Thursday, January 17, 2013


I've been meaning to share the following, written by my friend Karen, for quite some time, and today I'm feeling the need.
Karen and I have both lost children -- she, a daughter, to cancer, and me, a son, to suicide.  And we've both bumped up against what she terms "a dark theology" in the church.  Actually, it's a pretty standard theology, which a lot of people find reassuring with a confidence that remains a complete mystery to me.  I suppose that there's something to be said for believing that God's justice includes eternal damnation and will prevail -- if you presume that you and your loved ones will escape its rather more negative consequences -- although why anyone would presume that he or she would be among those who gain eternal life as opposed to others, I have no idea at all.  Or why anyone would want to believe that.  Do people really think it's ok that their neighbors and colleagues might be "left behind"?   More to the point, do they really think that it would be ok with God?  Really?
Anyway, Karen had an experience in a Bible study with viewpoints which I frequently encounter. A dark understanding of an eternity in which people are always sheep and goats, and never "shoats," and in which the outcome for the goats is wearily predictable and grim.   These encounters generally leave me in a depressed state of mind, and I suppose I'm having an attack of that this week.  I'll let her speak, as she's far more eloquent than I:
"I’ve been wondering about the concept of hell lately, probably because of the time I spent in this church, listening to their views.
Those of us who feel we’ve already seen hell, or lived there, seem to have no need to create or believe in another, later-destination version of it. Those who have experienced hell seem to want to bring heaven to earth as much as possible, with love, kindness, ministry, compassion, forgiveness, healing and tenderness. Those who speak and express the most concern about hell (as a place one might go after death) make me wonder if they really live in daily fear of it – and wonder if they’ve ever truly suffered here in this life, or are simply braced against it.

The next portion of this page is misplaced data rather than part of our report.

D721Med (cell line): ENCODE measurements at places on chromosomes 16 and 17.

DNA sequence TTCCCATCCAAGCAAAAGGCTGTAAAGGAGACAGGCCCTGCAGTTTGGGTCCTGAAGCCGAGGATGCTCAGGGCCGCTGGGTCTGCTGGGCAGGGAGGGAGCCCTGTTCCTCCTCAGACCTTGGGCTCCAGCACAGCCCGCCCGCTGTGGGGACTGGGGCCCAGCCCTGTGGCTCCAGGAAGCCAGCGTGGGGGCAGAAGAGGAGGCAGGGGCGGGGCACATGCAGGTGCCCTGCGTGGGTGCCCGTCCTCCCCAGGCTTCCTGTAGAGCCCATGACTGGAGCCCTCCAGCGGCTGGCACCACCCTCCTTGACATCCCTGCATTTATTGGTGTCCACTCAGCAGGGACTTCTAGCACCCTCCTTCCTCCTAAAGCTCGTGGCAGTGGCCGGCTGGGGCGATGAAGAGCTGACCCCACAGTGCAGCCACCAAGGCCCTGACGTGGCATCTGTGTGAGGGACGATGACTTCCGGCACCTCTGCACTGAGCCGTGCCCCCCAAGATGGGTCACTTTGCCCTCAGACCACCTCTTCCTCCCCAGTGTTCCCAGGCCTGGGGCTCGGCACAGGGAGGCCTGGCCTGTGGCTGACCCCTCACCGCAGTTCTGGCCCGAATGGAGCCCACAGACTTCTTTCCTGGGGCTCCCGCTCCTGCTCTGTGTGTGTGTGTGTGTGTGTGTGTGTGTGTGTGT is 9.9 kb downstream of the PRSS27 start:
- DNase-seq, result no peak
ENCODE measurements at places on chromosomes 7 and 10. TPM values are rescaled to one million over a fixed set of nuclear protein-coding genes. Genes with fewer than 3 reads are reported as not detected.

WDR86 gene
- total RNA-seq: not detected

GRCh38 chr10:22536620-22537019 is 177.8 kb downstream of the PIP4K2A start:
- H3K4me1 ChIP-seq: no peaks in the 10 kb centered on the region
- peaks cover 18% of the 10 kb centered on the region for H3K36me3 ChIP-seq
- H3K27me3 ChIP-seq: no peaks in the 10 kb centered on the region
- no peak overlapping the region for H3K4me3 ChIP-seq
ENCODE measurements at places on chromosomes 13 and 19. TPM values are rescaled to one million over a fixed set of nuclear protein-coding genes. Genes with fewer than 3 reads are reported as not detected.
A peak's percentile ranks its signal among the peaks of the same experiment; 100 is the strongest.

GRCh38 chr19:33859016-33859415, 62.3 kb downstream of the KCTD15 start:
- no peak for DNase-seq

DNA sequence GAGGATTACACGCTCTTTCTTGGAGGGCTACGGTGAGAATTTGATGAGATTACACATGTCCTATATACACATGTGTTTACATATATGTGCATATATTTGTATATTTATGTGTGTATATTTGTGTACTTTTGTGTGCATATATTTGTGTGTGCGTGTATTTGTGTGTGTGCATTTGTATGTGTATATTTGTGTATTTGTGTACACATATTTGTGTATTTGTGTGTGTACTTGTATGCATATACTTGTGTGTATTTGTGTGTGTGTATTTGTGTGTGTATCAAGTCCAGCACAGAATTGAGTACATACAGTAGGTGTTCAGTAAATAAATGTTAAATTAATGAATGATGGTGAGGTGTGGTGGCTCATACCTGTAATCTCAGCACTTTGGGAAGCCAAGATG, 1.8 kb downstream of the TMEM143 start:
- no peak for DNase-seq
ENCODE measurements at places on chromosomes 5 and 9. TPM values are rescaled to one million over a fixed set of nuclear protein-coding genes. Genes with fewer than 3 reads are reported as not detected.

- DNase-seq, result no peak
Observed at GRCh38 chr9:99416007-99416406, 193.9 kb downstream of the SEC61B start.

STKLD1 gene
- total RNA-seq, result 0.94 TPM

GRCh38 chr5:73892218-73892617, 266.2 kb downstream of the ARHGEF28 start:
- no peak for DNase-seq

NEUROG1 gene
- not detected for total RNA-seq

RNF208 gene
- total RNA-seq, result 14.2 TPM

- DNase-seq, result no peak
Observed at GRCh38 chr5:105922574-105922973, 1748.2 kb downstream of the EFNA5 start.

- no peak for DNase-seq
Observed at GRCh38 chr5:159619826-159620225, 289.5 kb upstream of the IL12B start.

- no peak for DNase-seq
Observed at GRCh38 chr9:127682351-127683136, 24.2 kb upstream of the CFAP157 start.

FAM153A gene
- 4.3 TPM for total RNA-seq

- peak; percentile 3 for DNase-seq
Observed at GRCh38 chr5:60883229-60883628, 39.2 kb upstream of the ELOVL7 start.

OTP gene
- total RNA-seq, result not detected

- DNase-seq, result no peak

In my opinion, if you’ve already been there, hell is no longer an intellectual construct, a doctrine or a place to be sent after death, but a reality of this broken world that cries out for redeeming, here and now. It is illness, decay, depression, death, the suffering of mankind…what could be more hellish than those?
I wonder if we aren’t actually called – each one of us – to “go to hell” here in this life, and to come out of it with a heart transformed. That seems to be one way of looking at the Paschal pattern. To be frank, it’s one of the only ways that I can make sense of the past six years of my life.
I love God deeply, but experience has made me a bit wary of what He allows, as the price is so very high – it’s everything! (Yes, I am mid-life, flawed, and still not totally surrendered to Him.) Yet what other option and relationship do we have? “Lord, to whom shall we go?” He is the One – the Way, the Truth, the Life, the great source of Love – our Creator.
I truly desire to serve Him and participate in His work of love in this world; it’s the only life worth living anymore. I prefer to see it as bringing a bit of His kingdom – heaven – into the present time and place, rather than fearing a possible hell in the future."

Image: Detail from  Michaelangelo's Last Judgment, Sistine Chapel.


  1. Amen Karen and amen Robin. Absolutely.


  2. Btw, wanted to mention how much I like the header photo of your blog.

  3. Robin, thank you for sharing Karen's very wise and heartfelt words.